HELLO AMERICA!—As it was during the early part of the 20th century, the powerful draw of Hollywood has always been a powerful reason why thousands of innocents jumped on buses and trains as well as hitchhiking to reach the promise land of possible fame and fortune.

Upon the arrival of tons of star-struck young hopefuls easily ready to fall prey to established actors, agents, directors and producers who promised a big break in exchange for their souls or bodies, their former existence on small farms or a life they believed was left far behind them. The result was often ready and wide open for scandal.

Hollywood was all about publicity and it created stars whose public image was completely different from who they really are. A young virgin was quickly recognized as a fast-living sex kitten with a taste for drugs and alcohol. Conservative, rather likable family men were known for their sexual conquests and more than one hero who made the girls swoon, secretly found young men more to his liking.

Having spent quite a long and exciting life among the rich and famous, I realize that there is a tendency to look at the years gone by through rose colored glasses; as a result, it is rather easy to think of Hollywood scandal in terms of modern stars like the late Michael Jackson or Hugh Grant.  However, those of us who have been around long enough remember that the so-called Golden Age of our beloved industry contained enough scandals of its own. Rape, adultery, alcoholism, drug addiction, murder and suicide. The shocking death of failed actress Peg Entwistle all featured heavily in the believed innocent days of early Hollywood.  Yes, the names and faces have changed, but the habits and hungers have remained.

As many of you film lovers, Clara Bow was known as the “It Girl” and recognized as Hollywood’s first megastar, its international sex symbol. She wasn’t afraid to flaunt her sex appeal and as a result and known as the most talked-about star in Hollywood.  Idolized by Louise Brooks in the 20s, Marilyn Monroe in the 50s, and Madonna in the 80s, Bow was an icon of sexual freedom for women around the world.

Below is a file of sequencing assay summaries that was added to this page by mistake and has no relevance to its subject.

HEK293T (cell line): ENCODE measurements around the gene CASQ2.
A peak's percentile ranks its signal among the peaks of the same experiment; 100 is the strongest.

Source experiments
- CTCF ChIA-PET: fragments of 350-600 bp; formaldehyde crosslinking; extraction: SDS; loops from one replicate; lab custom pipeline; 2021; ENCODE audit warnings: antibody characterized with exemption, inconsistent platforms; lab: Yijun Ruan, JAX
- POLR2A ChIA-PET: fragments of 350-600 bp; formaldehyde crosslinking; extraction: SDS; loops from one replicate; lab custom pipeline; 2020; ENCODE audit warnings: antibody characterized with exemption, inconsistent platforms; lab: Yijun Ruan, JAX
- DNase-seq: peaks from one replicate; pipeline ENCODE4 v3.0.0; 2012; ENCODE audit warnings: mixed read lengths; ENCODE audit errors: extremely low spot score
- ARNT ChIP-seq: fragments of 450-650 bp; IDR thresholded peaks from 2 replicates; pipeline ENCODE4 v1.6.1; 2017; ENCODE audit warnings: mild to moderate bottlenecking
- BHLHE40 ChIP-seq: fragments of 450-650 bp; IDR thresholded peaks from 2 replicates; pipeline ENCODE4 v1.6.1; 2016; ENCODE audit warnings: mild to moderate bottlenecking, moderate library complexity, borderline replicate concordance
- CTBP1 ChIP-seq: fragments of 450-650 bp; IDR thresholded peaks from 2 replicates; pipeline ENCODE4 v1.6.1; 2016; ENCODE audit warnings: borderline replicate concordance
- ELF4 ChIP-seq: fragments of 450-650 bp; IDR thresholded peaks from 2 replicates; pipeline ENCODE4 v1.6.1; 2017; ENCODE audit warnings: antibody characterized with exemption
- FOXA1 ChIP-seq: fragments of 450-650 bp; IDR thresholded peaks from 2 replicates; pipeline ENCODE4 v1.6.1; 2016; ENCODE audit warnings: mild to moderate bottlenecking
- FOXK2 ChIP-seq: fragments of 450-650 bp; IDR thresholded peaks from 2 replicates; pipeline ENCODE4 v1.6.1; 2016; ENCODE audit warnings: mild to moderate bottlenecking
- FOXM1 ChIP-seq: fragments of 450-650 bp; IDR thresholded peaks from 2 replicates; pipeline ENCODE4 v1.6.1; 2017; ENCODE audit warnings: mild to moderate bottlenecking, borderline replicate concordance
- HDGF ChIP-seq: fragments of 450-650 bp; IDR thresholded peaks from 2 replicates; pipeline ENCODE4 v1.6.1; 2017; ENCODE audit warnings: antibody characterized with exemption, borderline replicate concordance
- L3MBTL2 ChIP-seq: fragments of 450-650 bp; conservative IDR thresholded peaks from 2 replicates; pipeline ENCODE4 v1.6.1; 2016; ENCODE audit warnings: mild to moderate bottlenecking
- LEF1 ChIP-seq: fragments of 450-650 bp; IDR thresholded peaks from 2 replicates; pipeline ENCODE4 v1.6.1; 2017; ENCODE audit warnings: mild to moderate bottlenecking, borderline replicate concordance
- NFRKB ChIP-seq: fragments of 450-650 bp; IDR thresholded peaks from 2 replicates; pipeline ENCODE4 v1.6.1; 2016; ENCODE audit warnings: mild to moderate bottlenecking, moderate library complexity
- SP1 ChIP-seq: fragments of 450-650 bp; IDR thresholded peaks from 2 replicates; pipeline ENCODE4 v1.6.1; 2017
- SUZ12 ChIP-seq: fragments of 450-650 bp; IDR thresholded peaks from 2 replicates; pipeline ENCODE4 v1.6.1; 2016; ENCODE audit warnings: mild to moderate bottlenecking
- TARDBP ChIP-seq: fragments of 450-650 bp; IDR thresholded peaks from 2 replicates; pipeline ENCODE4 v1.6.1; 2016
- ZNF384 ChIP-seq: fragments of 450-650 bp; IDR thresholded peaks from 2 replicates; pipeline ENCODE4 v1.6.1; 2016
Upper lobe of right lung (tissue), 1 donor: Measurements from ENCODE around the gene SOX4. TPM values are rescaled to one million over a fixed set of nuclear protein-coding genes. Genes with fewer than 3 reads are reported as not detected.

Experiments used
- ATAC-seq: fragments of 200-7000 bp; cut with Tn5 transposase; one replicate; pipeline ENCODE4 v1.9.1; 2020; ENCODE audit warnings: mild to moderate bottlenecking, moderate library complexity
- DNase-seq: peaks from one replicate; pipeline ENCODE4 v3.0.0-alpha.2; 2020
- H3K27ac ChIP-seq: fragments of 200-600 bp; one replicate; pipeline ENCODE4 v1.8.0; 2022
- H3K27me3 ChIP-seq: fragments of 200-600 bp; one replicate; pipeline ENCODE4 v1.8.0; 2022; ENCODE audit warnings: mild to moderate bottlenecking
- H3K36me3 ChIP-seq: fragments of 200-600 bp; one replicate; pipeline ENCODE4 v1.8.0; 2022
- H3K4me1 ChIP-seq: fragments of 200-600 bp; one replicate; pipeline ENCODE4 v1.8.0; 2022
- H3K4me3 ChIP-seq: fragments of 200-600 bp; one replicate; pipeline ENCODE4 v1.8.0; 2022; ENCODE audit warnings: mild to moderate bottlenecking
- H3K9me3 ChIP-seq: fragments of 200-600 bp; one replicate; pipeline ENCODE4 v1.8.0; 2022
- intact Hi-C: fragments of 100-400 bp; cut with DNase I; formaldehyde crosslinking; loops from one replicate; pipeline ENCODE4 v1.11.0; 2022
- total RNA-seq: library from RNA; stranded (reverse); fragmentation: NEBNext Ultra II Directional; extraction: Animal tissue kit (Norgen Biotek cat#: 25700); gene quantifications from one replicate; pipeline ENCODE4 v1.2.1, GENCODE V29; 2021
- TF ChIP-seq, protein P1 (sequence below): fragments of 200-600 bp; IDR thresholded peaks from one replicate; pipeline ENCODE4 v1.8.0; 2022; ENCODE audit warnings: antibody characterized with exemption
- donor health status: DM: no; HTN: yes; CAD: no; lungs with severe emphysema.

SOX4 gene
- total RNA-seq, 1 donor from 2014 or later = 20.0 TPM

When discussing scandals in Hollywood, it is impossible to forget the name Roscoe Arbuckle who was a major gifted star of the silent film era. He was considered second only to Chaplin as far as talent goes. However, tragedy hit on Labor Day. Roscoe, in 1921 was arrested on a charge of manslaughter. The actor’s roommate had hosted a party in their site which was crashed by a young starlet named Virginia Rappe who fell seriously ill and died a few days later.  The papers, led by the powerful Hearst group, made this incident Hollywood’s first truly major scandal.

The paper repeatedly with claims in screaming headlines, that Arbuckle had sexually abused Rappe to death with a coke bottle, a milk bottle, a champagne bottle, and even a chunk of ice. These unsupported charges served as a basis for a very hostile environment for holding a fair trial, despite evidence pointing to Arbuckle’s innocence. Two hung juries resulted. However, Roscoe’s career was finished as the press printed unfounded story after story about his supposed guilt, causing a public outcry of oral outrage.

When discussing Arbuckle with America’s Sweetheart, Mary Pickford who was also my sponsor as a student at U.S.C., she noted that in 1932, Warner Brothers gave Arbuckle an opportunity to star in a comedy short called “Hey, Pop.” The public loved the film, and its success led to five more talkie shorts for the actor. However, June 30, 1933, hours after completing his sixth Warner’s short and signing to make a feature-length film, he died of a heart attack. He was 46.

The current hullabaloo about Harvey Weinstein is nothing new. Having been around directors, producers, extremely famous actors generally, I’ve come to realize that the more successful one becomes in our industry, they never escape the person they were before their arrival in Tinsel Town. Money, success and all the rest of the glitter discovered is really relative to happiness.  However, thousands of young girls from every corner of the world still arrive by air, train and bus seeking their place before the camera; they still with all the negatives, would do almost anything to see their name flash on the screen. I doubt very much if anything will change that kind of hungry determination. All they want to hear is: GOOD SHOT – IT’S A RAP!!!